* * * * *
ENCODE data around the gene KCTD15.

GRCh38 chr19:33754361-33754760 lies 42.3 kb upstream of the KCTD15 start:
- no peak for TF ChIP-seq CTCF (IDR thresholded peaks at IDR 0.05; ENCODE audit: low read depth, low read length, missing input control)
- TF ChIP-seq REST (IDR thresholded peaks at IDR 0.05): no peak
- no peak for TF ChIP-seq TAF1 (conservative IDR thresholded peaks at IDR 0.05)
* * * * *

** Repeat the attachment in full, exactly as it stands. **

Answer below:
ENCODE data around the gene KCTD15.

GRCh38 chr19:33754361-33754760 lies 42.3 kb upstream of the KCTD15 start:
- no peak for TF ChIP-seq CTCF (IDR thresholded peaks at IDR 0.05; ENCODE audit: low read depth, low read length, missing input control)
- TF ChIP-seq REST (IDR thresholded peaks at IDR 0.05): no peak
- no peak for TF ChIP-seq TAF1 (conservative IDR thresholded peaks at IDR 0.05)